Realistically, your choices are:
* Facebook and their ilk, who will sell your individually identifiable data without a second thought.
* Google, who will absolutely sell your info, probably aggregated. At least they're upfront about it.
* Apple, who views their non-release of your data as a market differentiator and thus a valuable part of their brand.
As long as people choose Apple for privacy, Apple will value privacy and not sell their data.
That way you'll never be in my position of wealth and generosity, and my reputation will have less competition.
That's Gates for you - always competing.
which is $24,000 according to some blog postings with no supporting links. I couldn't find any better number with Google.
I bet the average new car price includes some $100,000+ outliers, so it's hoisted significantly above what the middle-class car buyer pays.
Unfortunately those are the only three choices here.
Don't go thinking that learning trade X or skill set Y or getting credential Z means anyone is set for life.
There are no simple fixes for the current situation where anybody's livelihood(*) can be reduced in value by automation. All the old middle-class certainties like:
- I own a house, which is an asset whose value will only go up
- I have a college degree, which guarantees me a middle-class job
- I have trade labor skills that have been valuable for many years, and will be valuable for the foreseeable future
are no longer certain.
(*) If you're lucky enough to have monetary assets of $500,000+ that you can invest conservatively, and are disciplined enough to live on only the proceeds, you're pretty safe.
Listen to Authority's response
If Authority is right, accept it
Most people stop at the first step.
One billion gallons is about 10 billion pounds.
There was 140,000 pounds arsenic in 10 billion pounds of sludge.
Concentration of arsenic in sludge is 1.4 * 10e5 / 1e10 = 1.4 * 10e-5
Or about 1 part in 100,000.
This is why they got away with it. Coal ash sludge is nasty, but not quite nasty enough to be a hazardous substance per se. Hell, one of the best ways to get rid of it is to add it to concrete, which is then poured where people live.
The figure you should worry about is the change in the arsenic level in the river after the spill. I didn't see that figure in the article.
Both of them can choose exactly how much privacy they want, because they're both rich. Gates is maybe three orders of magnitude richer than Woz, but both of them are at least three orders of magnitude away from the American median income ($45K or so).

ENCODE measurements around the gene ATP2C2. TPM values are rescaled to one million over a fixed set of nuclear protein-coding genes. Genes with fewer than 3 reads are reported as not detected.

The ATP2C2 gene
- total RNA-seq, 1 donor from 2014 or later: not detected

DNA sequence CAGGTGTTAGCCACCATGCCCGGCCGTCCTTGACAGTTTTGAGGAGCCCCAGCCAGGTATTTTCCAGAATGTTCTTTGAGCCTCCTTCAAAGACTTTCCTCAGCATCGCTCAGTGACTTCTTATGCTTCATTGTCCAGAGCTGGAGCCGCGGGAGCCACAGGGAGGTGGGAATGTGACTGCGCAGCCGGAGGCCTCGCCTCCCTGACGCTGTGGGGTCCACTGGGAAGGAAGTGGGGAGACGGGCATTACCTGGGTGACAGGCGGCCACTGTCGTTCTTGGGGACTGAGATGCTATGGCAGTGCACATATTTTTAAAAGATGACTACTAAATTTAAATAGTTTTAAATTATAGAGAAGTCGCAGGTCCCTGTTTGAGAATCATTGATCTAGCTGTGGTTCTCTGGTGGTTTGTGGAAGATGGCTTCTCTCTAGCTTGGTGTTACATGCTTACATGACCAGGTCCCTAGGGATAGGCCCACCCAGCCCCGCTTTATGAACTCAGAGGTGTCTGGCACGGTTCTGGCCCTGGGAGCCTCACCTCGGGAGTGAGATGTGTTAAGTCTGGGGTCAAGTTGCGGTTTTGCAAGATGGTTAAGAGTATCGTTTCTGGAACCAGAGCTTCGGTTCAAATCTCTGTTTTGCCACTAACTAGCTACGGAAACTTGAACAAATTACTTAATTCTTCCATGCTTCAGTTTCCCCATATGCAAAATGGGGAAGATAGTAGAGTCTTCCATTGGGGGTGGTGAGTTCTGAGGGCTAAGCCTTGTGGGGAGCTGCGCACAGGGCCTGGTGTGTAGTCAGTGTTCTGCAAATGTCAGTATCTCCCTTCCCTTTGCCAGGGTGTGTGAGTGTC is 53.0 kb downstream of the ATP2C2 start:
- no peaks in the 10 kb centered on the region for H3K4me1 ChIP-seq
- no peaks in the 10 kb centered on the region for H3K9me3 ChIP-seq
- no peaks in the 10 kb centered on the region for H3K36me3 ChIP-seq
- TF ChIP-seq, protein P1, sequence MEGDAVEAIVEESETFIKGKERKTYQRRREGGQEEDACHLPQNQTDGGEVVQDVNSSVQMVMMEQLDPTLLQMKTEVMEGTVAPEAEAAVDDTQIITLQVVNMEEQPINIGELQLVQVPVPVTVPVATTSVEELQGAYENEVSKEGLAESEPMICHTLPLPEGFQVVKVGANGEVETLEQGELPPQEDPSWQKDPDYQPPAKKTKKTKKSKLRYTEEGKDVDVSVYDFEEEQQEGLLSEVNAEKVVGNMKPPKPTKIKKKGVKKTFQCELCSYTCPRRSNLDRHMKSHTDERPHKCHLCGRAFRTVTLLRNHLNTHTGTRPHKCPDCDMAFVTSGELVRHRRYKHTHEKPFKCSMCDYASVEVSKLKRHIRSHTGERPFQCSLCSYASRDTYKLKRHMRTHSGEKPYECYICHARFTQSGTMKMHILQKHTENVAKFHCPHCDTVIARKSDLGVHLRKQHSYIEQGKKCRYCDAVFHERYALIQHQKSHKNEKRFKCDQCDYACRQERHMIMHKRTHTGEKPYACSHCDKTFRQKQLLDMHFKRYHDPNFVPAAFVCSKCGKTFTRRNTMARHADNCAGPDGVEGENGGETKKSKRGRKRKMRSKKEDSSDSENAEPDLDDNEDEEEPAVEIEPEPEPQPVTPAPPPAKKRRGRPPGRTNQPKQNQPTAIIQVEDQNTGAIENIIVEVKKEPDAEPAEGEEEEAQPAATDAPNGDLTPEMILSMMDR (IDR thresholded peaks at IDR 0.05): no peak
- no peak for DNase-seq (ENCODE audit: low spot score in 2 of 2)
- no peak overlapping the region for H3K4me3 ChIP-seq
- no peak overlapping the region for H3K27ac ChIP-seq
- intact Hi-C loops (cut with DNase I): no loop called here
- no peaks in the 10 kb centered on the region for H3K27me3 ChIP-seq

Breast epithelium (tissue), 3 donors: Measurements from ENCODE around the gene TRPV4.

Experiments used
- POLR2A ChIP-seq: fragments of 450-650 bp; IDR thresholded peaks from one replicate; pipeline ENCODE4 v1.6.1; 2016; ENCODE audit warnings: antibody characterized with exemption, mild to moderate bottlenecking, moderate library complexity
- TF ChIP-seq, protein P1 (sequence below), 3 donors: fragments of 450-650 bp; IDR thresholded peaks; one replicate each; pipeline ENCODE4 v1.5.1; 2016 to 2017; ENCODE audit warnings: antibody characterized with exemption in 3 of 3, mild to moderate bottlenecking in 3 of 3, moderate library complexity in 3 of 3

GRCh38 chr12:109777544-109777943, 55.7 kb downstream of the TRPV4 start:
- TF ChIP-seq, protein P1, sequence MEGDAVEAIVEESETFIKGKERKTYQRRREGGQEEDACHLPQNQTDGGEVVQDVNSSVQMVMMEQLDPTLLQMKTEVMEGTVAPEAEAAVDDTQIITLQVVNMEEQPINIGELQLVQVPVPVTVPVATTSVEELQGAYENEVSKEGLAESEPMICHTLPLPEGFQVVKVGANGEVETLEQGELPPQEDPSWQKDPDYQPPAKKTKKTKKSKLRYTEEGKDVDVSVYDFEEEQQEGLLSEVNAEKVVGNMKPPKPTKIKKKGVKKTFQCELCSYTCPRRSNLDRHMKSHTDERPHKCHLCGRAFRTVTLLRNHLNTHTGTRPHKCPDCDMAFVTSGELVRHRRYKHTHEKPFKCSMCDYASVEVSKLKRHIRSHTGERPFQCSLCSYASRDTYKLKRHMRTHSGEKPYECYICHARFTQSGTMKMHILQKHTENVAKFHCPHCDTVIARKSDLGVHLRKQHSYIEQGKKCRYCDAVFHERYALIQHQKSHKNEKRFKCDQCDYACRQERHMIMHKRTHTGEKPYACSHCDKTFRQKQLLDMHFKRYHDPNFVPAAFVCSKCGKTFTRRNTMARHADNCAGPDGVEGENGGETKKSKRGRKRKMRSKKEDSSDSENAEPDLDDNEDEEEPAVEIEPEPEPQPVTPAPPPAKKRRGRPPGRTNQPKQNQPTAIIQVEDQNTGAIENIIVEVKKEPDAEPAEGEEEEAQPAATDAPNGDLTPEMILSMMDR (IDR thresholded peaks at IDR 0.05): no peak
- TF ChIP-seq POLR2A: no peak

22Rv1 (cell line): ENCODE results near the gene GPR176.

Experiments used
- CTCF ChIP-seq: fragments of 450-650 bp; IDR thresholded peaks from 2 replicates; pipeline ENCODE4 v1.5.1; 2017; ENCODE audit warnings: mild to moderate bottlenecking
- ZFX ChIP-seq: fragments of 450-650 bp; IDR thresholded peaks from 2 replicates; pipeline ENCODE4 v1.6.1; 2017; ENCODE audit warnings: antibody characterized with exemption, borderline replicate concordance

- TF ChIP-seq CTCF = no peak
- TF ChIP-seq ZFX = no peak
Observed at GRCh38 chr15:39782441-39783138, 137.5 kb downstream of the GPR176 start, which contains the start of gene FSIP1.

Also, neither of them can just go out in public in the US without being recognized.
That's the problem with the privacy "discussions" in the US - most of the people who can actually change things are members of a minority who gave up big swaths of their privacy, voluntarily, as an entrance requirement for their profession. They can say "privacy is an illusion - get over it" with a straight face, because they haven't had any themselves for decades.
They may be over it, but I'm not, and it pisses me off that they get to choose my privacy level.
... then Ms. Feinstein should have no problem with a FOIA request for the metadata for her cellphone.
I bet it would take about an hour to find a call from a lobbyist, received during a break in a legislative session.
Those are the possibilities, in decreasing order of probability.
As much as I despise Comcast, they are unlikely to deliberately block random DNS lookups.
Do you have a source for that other than "admission folks"? Casual web searching didn't find anything.
Government can afford to do scanning that doesn't make money.
Government can send people using deadly force after you.
Government can declare itself immune from the law if it makes a mistake.
It's much harder for non-governments to do any of the above.
He creates/offers/buys a free service that by its nature can learn a lot about its users. He then gradually relaxes privacy assurances and changes the sharing defaults to "we can do whatever we want with information we collect about you", and sells the info to advertisers.
Anybody who thinks this won't happen to WhatsApp hasn't been paying attention.
I am typing this on an ACES 15" MacBook Pro. We're supposed to get refreshed every three years; I got refreshed at the change to ACES, which was less than three years, but they gave me a year-old MacBook model, which was a little chintzy. They did give us decent docking stations, though, and they do replace and restore when stuff breaks within a reasonable amount of time.
My beef with ACES is their support of NASA-required software. This machine is running 10.8.3, because ACES has not blessed for 10.9 the required third-party software for whole-disk encryption, remote patch support, remote backup, and remote access.
My previous machine ran 10.6 well into the 10.8 era due to ACES' inability to support this steaming load, and I would put the odds of them certifying a load for 10.9 before 10.10 ships to be below 50%.